Can someone lead without being of good character? Of course. In the Old Testament, Ahithophel (his name means “brother of folly”) was a statesman and counselor of kings, who enjoyed such great fame and popularity that his counsel “was as if a man inquired at the oracle of God” (2 Samuel 16:23). Ahithophel was a very wise and astute counselor. A more competent adviser could probably not have been found in all Israel. In his official capacity this was man without peer. But the issue here is more than competency. There is a character issue here. Ahithophel betrayed king David. Ahithophel was an opportunist. He had been advisor to King David (2 Samuel 15:12), until Absalom “stole the hearts of the men of Israel” (2 Samuel 15:6), and then gave his allegiance to Absalom, apparently in the belief that he would somehow overcome David. He conspired with Absalom to the degree that David prayed, “O LORD …. turn the counsel of Ahithophel into foolishness” (2 Samuel 15:31). Apparently, Ahithophel was adept at using psychological warfare to accomplish his “agenda.” Then, as if that were not foolishness enough, he seemed to forget the strong-hearted character of David, and advised a military operation that promised to frighten and overcome David, and bring his followers to their knees before Absalom (2 Samuel 17:1-3). Due to his efforts, he had the elders of Israel smiling and nodding at his brilliance (2 Samuel 17:4). Why was he willing to betray David so quickly? Ahithophel was Bathesheba’s grandfather. It may be that Ahithophel had never forgiven David for this. He may have taken this opportunity to avenge his daughter and Uriah, his son-in-law. These were after all crimes, both adultery and murder, that under the laws of Israel were punishable by death.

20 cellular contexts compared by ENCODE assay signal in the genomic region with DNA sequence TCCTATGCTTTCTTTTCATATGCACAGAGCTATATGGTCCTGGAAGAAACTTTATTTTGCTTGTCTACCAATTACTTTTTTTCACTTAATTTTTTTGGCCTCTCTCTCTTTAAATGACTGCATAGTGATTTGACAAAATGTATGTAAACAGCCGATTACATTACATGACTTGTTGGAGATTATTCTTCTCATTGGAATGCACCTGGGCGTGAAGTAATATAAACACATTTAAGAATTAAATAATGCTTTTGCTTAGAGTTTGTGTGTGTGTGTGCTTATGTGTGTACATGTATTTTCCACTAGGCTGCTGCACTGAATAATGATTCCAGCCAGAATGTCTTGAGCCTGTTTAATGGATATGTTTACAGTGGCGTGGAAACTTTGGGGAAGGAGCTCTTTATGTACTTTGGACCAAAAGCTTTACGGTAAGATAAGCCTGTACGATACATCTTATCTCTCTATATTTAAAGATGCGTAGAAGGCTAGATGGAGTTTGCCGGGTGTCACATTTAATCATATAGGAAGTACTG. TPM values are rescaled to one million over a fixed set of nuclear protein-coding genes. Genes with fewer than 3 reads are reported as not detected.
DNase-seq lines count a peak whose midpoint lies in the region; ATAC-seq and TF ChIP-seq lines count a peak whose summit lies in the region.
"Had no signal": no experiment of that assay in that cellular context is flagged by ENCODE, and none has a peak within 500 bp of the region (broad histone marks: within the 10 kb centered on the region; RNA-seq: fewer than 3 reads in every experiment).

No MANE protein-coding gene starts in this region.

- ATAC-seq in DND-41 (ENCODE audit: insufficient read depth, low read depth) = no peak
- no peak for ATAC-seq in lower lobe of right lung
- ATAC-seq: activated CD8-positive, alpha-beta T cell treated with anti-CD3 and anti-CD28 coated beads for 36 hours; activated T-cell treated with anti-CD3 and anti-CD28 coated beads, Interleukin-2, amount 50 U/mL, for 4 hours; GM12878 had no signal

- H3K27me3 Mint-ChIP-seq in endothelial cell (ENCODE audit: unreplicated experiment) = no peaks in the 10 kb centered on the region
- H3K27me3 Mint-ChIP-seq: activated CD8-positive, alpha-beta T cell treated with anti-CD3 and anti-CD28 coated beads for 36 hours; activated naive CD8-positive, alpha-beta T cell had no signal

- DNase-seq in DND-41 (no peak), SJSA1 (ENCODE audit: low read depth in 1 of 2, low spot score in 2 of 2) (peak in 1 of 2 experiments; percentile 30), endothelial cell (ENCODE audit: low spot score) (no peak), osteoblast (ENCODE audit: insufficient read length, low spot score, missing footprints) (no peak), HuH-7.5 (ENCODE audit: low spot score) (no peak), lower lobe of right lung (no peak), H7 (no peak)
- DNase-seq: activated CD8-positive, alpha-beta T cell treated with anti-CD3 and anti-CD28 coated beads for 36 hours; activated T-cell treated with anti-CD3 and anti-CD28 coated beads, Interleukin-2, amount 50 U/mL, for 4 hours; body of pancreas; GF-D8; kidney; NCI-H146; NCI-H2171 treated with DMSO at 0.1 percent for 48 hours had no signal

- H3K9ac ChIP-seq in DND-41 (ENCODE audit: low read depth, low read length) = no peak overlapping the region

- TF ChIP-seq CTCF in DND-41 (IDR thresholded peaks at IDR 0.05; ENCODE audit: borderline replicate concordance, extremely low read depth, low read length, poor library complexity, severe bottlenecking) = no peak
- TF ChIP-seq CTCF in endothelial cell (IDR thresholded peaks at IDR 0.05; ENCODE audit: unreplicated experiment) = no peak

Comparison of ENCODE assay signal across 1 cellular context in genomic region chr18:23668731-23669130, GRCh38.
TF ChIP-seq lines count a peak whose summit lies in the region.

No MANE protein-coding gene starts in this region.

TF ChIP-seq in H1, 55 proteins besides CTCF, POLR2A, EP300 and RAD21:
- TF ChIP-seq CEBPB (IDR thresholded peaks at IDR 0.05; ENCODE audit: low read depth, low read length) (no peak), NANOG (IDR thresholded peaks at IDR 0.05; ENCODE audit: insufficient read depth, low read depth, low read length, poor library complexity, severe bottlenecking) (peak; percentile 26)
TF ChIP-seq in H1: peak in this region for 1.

God had forgiven David and God had himself pronounced the judgments that would result from his sin. God had declared that his sin was put away and that David would not die. It seems that Ahithophel could not accept this. It seems that he continued to bear a grudge against David and to secretly plot revenge on him. His bitterness against and hatred of David caused him to cast aside God’s judgments in this matter and to substitute his own. It caused him to break his oath as a public official, his oath to David and to David’s God, the covenant that he had sworn, and to plot David’s downfall and death. This is preeminently a character issue. There is no question about Ahithophel’s competency to be David’s chief counselor, chief of staff, prime-minister, or whatever. However, his desire for personal revenge and his willingness to break his oath of office cast his character in a very bad light. If David had known the type of man that Ahithophel was (but not necessarily how this would manifest itself in his future actions), should he have kept him on as his chief adviser? Should David have reasoned that he was an excellent adviser? Should David have reasoned that character doesn’t matter? Should David have presumed that only performance of one’s official duties matter. Or should he have realized that one’s character will ultimately affect one’s official acts, as Ahithophel’s so tragically did? The answer here, with our hindsight, is perfectly obvious. Character matters. And Ahithophel’s character flaws almost cost David his life. Character issues can not be so easily dismissed.